JACKSON — A stream of phone calls this winter from Alpine residents irked by a cantankerous bull moose living off grain faithfully left out in a feed trough prompted wildlife managers to take action this past week.

To the dismay of one neighbor and the delight of others, Wyoming Game and Fish Department wildlife biologist Gary Fralick disabled the big ungulate with a tranquilizer dart and then hauled it to a wilder environment just south of Jackson.

His reasoning was that the moose was a hazard to the neighborhood’s human inhabitants, behavior he had experienced firsthand.

“On Jan. 10, I tried to move the bull off of a property, just to see how he would respond,” Fralick said. “He didn’t move. He pinned his ears at me, which is a sign of aggression.”

When Fralick sent a stream of bear spray at the irascible animal, it “didn’t really react.”

“He just walked away,” he said.

Fast forward a few weeks and more phone calls from worried people had filtered in.

After finishing up some elk counts Friday on the feedgrounds south of Jackson, a handful of Game and Fish employees took advantage of the manpower at their disposal and drove down the Snake River Canyon to move the moose.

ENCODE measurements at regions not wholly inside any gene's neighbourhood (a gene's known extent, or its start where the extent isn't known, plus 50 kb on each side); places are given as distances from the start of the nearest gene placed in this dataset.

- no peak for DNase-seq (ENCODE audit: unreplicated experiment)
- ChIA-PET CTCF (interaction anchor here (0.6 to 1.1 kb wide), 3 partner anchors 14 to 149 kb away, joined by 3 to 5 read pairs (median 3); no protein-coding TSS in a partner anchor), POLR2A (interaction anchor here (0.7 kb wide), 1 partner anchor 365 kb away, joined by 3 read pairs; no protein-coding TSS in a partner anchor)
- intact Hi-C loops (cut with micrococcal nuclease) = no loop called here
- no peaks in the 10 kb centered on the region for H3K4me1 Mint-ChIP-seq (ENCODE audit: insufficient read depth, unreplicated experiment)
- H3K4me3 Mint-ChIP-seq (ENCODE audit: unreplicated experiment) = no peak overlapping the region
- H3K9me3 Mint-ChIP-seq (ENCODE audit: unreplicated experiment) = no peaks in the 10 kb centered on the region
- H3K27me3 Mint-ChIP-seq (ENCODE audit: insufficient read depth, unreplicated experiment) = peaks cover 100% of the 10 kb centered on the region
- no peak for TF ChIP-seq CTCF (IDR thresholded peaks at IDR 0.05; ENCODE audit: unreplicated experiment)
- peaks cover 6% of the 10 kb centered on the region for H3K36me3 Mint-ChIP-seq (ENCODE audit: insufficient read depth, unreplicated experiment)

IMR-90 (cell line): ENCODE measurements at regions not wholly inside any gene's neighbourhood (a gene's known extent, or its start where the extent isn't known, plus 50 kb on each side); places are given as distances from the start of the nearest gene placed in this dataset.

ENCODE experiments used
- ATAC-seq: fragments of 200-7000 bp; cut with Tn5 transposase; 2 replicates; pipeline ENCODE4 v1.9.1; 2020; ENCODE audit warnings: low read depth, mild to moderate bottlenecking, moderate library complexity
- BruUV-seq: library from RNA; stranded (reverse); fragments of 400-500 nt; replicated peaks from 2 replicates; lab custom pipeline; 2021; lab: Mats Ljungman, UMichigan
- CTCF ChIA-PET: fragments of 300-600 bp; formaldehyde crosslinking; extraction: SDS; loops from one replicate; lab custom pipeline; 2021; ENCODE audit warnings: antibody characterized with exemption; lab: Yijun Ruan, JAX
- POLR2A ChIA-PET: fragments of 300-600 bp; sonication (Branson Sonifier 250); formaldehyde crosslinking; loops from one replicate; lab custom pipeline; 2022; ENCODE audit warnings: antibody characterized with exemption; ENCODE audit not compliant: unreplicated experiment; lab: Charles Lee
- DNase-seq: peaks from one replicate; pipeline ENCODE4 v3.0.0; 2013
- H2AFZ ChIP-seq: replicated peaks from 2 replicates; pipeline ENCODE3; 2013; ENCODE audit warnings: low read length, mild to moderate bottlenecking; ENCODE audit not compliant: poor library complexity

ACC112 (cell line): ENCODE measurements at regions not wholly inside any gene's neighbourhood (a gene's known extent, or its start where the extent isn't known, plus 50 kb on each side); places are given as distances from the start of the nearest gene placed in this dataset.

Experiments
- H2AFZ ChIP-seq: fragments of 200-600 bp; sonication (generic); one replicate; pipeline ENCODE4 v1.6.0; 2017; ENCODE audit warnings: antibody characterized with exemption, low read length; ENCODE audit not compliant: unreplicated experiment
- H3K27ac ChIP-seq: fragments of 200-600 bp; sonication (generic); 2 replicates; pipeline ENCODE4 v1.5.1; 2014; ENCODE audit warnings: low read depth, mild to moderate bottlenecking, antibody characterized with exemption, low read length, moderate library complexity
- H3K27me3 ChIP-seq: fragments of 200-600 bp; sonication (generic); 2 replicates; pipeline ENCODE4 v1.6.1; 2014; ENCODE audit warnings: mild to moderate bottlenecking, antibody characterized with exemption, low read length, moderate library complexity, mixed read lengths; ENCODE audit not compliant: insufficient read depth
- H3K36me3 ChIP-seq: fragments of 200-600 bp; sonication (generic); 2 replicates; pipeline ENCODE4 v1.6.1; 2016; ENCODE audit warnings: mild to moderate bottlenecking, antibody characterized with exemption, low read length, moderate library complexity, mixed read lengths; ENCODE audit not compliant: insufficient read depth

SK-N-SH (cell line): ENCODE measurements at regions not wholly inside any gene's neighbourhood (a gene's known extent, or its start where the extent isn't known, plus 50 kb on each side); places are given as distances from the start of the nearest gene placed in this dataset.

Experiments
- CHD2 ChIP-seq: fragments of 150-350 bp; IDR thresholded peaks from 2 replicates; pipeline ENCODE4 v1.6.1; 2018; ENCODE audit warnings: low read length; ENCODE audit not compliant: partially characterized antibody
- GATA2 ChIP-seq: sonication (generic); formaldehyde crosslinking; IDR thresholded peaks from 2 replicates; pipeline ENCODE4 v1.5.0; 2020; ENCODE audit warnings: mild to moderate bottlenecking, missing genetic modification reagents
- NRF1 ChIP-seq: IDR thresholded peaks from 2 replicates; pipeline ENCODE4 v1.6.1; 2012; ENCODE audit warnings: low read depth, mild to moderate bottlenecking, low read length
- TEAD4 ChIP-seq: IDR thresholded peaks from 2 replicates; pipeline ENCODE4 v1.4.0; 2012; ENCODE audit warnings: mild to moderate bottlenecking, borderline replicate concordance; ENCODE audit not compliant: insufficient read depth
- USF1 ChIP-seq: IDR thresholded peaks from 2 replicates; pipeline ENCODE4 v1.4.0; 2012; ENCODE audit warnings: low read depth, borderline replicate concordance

“It went off without a hitch,” Game and Fish spokesman Mark Gocke said. “The moose was standing there. It was pretty easily darted, went down in 10 minutes, and we winched it on a tarp into a horse trailer. By the time we got to South Park it was up and ready to go.”

At least one resident of an Alpine neighborhood that abuts the Bridger-Teton National Forest foothills leading up to Ferry Peak was not pleased with the outcome.

Patty Green, a devoted moose feeder whose operation has created neighborhood warfare, had grown familiar with the bull biologists relocated, and she insisted the animal was gentle.

“I have a lot of witnesses to prove he wasn’t aggressive,” Green said. “There were other people that were with him, fed him, stood by him, took his picture — and he was never aggressive. I could even put my hand on him if I wanted to. He would let me.”

As a general rule, petting moose is not advised.

 

By Mike Koshmrl

Jackson Hole News&Guide Via Wyoming News Exchange